The 2014 NFL Scouting Combine is upon us, and this year the hot topic being brought into the spotlight in Indianapolis is locker room culture. Difficult questions will be asked and overanalyzed regarding topics of bullying, teammate relationships and homosexuality.
Two controversies have sent seismic waves through the NFL over the past few months, one of which was the recent stir University of Missouri defensive end Michael Sam caused by becoming the first NFL prospect to openly come out as a homosexual.
“I’m not afraid to tell the world who I am,” Sam told Chris Connelly of ESPN‘s “Outside the Lines.” “I’m Michael Sam: I’m a college graduate. I’m African American, and I’m gay. I’m comfortable in my skin,” he said.
The earth-shattering announcement by Sam had a ripple effect on all aspects of the NFL. It made Sam one of, if not the most polarizing figure in the history of the NFL combine. He will be bombarded with questions about how different he is and what kind of attention he will bring to a team, none of which is relevant whatsoever to his ability to play football. Sam is the reigning SEC Defensive Player of the Year after posting 11.5 sacks last season with Missouri.
The combine will be the first example of the effect Sam will have. It is the first time reporters will be able to bombard him with questions. The combine is the time where for four days, college kids are dissected down to every fiber of their beings. They are held accountable for every word out of their mouths just as much as they are for their bench press reps and 40-yard dash times. No prospect will come under as much scrutiny as Sam will.
“I personally assume it’ll probably be the largest media day that the NFL combine has ever had,” exclaimed Joe Barkett, Sam’s agent to Fox Sports.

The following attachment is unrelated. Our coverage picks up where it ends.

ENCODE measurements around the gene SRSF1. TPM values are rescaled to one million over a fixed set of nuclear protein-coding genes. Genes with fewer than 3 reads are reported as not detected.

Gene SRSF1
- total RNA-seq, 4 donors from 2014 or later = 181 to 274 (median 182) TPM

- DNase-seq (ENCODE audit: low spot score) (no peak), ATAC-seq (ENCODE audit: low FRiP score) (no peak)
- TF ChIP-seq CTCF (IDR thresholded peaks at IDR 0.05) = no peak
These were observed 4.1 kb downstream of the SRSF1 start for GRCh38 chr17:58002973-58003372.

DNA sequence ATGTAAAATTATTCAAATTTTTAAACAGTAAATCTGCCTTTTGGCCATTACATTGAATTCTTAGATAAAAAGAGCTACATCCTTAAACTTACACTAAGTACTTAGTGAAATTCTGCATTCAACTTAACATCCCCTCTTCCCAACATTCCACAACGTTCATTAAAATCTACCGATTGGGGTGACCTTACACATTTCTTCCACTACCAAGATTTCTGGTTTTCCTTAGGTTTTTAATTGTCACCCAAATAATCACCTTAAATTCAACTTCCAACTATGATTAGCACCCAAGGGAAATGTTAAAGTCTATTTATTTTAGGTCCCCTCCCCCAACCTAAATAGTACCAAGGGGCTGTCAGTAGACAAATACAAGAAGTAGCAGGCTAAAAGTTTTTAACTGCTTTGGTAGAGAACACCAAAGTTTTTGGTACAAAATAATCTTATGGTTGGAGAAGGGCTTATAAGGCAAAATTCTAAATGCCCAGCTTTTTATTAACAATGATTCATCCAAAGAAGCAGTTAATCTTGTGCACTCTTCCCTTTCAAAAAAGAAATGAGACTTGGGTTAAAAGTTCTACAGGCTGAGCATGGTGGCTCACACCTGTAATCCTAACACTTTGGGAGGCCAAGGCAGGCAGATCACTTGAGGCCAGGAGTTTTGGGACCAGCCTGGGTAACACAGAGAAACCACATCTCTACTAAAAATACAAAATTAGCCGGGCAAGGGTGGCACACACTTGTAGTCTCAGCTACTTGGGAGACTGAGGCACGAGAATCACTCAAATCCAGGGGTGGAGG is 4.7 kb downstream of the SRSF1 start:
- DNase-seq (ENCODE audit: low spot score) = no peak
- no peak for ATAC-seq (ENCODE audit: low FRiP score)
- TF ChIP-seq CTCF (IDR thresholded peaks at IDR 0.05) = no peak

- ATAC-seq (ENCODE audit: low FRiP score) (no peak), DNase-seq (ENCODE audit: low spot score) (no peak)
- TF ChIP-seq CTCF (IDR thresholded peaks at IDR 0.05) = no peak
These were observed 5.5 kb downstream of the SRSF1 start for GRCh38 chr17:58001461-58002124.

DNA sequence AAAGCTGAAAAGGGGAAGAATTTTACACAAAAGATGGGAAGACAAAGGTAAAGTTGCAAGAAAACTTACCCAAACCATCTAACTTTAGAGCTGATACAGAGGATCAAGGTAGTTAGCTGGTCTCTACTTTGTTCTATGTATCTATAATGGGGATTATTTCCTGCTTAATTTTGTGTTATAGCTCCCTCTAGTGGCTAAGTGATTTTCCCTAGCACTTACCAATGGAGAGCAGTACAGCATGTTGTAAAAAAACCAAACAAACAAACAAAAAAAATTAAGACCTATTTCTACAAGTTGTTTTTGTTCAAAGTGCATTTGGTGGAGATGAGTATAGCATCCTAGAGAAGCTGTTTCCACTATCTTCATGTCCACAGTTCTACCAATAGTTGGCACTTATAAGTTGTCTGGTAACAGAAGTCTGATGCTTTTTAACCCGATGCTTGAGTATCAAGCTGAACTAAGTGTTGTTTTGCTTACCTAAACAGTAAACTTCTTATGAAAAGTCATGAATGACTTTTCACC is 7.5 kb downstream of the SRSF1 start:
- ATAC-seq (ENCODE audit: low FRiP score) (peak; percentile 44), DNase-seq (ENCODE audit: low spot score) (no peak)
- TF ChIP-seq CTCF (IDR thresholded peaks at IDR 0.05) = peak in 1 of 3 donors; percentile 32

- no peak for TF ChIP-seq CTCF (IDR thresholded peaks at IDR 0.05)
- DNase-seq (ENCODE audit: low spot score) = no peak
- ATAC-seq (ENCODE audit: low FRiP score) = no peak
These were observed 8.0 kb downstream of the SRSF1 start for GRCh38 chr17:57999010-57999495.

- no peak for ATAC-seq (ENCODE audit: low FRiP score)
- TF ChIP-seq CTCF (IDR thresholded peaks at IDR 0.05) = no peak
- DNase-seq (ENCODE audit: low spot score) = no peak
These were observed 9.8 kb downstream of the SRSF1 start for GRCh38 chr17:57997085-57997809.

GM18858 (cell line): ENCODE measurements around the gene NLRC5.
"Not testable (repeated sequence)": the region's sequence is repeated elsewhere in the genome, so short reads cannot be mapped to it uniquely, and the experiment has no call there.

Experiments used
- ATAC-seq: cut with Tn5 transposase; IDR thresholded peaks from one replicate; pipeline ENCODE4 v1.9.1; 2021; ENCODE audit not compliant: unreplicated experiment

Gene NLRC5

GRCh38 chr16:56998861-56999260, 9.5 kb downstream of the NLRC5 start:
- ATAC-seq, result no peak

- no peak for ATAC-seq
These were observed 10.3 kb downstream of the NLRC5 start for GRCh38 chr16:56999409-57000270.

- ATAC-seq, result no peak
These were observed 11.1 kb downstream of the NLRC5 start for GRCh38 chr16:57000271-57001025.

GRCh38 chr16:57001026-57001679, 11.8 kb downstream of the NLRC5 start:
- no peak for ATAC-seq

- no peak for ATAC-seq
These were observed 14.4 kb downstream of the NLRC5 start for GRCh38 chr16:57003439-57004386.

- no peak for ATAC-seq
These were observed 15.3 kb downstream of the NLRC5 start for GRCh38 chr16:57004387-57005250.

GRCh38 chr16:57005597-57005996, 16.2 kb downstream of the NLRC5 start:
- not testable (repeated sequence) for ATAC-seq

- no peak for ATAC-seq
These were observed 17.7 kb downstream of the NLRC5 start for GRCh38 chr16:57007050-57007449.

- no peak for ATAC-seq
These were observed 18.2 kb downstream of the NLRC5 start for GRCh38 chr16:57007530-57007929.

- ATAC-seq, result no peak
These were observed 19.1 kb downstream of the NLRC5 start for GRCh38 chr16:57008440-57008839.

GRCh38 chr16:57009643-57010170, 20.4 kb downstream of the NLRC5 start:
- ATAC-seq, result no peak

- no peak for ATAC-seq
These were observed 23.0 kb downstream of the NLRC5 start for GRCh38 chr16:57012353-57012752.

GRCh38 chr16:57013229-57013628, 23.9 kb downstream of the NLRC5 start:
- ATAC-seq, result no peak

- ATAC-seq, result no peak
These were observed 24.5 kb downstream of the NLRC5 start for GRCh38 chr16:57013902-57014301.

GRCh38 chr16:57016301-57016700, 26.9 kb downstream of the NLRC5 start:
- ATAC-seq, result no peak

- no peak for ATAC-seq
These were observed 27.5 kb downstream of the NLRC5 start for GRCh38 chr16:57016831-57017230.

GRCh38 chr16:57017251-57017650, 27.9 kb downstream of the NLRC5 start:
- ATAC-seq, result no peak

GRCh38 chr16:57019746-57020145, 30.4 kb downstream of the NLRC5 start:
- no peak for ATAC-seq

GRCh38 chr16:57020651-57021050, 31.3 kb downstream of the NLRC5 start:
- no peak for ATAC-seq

In cahoots with the homosexuality issue is the infamous Miami Dolphins bullying scandal that exploded into an uncontrollable mess and brought into question every aspect of once confidential locker rooms activity.
Famously, offensive lineman Jonathan Martin left the team abruptly citing an overwhelming amount of abuse from teammates, namely fellow lineman Richie Incognito, who was later dismissed from the team.
At the center of that scrutiny so far has been Dolphins’ head coach Joe Philbin. In lieu of the scandal, coaches are going to be held much more accountable for what goes on in their respective locker rooms. Management is going to have to take measures to be aware of what is taking place and making sure that something like this never happens again. Philbin addressed concerns in front of a large crowd during his press conference at the combine.
“I have to do a better job,” said Philbin, according to Fox News. “I’m going to look at every way — the way we educate, the way we communicate, the way we talk to one another. I’m going to look at every avenue,” added Philbin.
The report added that the NFL recently reminded teams of the rules against asking players about sexuality at the combine after last year when a handful of players complained about being asked inappropriate questions about sexual orientation.
Now more than ever, locker room culture will be the talk of the town in Indianapolis this weekend. The NFL is taking a stronger stance across the board in terms of protecting its players, making this as good a time as ever to have our first openly gay NFL player, should Sam be able to overcome the believed media baggage that he will likely come along with as a draft selection.
Editorial by Justin Hussong